The anarchist intellectual had one final message for the post-pandemic world
David Graeber, anthropologist, anarchist, author, and leading light of the Occupy movement, died suddenly in Venice last September. His work in economic anthropology — particularly Debt: The First 5000 Years (2011) and Bullshit Jobs (2018) — was startlingly original, and made him an intellectual superstar. “He was a real intellectual” wrote Nassim Nicholas Taleb when Graeber passed away, “not one fake cell in his brain, not one fake bone in his body.”
Now, Graeber’s last essay has been published in the American socialist monthly Jacobin. After the pandemic, he argues, we cannot go back to the way things were. When the crisis is “declared over… we will be able to return to our ‘nonessential jobs’. For many, this will be like waking from a dream.”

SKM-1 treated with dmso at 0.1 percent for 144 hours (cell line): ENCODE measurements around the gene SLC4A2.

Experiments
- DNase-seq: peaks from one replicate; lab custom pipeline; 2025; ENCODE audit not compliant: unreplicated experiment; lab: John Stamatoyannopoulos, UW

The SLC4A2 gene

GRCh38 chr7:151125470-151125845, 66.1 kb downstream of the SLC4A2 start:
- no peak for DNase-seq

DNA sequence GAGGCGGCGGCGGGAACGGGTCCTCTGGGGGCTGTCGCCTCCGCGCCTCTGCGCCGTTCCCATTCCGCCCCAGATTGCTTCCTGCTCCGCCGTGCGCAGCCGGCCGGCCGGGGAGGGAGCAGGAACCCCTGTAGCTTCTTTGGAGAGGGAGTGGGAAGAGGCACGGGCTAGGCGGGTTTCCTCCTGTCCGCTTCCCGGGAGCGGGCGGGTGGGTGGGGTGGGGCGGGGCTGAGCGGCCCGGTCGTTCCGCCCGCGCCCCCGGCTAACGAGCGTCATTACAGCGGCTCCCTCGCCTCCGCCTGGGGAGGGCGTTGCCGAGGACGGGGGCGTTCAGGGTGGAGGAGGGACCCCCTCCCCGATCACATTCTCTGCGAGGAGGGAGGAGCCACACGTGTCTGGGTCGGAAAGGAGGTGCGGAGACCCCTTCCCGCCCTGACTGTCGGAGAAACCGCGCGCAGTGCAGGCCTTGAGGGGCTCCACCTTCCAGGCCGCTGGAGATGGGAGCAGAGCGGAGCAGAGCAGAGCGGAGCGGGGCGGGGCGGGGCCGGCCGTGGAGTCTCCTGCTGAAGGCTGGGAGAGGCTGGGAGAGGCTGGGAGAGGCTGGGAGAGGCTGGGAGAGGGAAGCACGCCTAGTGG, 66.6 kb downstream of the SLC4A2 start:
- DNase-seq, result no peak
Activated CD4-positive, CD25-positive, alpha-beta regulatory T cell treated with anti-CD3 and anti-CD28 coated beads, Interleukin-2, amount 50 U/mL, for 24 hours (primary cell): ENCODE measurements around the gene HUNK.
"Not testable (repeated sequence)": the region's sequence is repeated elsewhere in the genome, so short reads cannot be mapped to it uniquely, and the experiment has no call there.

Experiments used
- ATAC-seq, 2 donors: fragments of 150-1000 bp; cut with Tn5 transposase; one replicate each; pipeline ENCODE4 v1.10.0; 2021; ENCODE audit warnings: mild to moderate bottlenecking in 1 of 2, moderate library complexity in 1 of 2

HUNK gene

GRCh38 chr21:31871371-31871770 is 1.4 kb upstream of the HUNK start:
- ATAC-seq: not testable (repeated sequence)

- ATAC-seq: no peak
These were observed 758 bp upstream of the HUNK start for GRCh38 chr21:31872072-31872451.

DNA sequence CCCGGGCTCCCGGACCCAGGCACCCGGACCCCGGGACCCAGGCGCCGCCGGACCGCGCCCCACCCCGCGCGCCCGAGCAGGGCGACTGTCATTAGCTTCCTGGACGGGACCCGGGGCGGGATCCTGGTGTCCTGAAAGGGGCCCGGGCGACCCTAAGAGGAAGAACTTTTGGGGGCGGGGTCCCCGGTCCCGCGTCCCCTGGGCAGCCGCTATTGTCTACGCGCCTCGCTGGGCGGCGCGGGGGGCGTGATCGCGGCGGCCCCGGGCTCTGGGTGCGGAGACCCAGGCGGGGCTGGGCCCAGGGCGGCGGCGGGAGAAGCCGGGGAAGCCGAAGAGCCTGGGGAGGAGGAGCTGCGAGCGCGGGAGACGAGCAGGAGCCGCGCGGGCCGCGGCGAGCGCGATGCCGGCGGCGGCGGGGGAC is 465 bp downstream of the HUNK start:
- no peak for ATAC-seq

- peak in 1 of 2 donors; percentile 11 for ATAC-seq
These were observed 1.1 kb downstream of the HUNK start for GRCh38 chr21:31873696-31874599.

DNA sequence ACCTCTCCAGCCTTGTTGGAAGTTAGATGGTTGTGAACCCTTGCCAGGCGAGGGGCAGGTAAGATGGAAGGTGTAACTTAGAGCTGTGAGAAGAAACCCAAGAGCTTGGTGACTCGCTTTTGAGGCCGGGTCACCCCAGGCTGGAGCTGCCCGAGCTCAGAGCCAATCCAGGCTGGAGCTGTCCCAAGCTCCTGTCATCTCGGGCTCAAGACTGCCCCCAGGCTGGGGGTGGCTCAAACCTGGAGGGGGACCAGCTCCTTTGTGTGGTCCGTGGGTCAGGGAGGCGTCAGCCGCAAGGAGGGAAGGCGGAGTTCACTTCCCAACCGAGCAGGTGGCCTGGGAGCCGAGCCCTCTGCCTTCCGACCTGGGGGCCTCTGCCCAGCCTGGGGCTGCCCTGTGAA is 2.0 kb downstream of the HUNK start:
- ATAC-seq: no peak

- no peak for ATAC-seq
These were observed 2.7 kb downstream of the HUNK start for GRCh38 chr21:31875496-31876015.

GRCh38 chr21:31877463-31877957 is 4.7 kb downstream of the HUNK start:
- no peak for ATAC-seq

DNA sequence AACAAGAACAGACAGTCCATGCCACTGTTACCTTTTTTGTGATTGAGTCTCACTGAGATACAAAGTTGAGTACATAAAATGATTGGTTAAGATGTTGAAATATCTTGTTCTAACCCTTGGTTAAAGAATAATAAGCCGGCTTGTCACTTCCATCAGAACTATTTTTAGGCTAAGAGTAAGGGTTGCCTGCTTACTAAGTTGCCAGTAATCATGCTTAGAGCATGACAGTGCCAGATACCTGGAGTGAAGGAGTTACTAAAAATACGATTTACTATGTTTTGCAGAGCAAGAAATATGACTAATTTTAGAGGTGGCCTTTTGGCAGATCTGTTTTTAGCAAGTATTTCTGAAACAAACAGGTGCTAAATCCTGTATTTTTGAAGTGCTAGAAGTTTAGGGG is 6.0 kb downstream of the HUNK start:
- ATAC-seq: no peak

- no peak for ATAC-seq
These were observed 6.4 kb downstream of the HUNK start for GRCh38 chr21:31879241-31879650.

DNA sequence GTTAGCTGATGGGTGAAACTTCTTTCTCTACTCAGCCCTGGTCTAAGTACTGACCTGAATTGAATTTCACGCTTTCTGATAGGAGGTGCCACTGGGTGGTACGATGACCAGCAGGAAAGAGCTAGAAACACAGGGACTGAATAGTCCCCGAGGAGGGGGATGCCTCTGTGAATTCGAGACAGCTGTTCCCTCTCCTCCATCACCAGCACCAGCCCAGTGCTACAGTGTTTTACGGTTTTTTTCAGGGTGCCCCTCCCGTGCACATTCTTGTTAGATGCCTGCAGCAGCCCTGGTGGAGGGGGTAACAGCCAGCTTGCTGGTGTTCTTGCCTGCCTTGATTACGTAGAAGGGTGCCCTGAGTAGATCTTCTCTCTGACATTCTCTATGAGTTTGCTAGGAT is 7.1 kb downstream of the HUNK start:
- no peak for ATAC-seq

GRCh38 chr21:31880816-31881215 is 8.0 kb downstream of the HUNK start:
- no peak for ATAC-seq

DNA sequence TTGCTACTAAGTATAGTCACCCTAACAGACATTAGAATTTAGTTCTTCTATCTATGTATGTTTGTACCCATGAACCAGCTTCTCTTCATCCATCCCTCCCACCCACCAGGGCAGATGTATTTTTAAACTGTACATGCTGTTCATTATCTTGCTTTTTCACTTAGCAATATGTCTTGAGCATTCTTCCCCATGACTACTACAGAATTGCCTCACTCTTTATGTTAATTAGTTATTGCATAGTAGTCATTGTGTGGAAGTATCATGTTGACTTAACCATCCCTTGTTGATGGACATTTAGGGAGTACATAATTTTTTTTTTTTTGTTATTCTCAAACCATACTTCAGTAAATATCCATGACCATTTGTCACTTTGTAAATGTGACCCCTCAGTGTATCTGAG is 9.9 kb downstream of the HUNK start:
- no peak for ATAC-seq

This time the window must stay open. Those who do the lion’s share of the work that keeps society functioning, who are “overtaxed, underpaid, and daily humiliated” must not “slip back into a reality where all this makes some sort of inexplicable sense”. What should happen instead?
Until the very end Graeber remained challenging and provocative; a fierce advocate of a better world to come. You can read the whole essay here.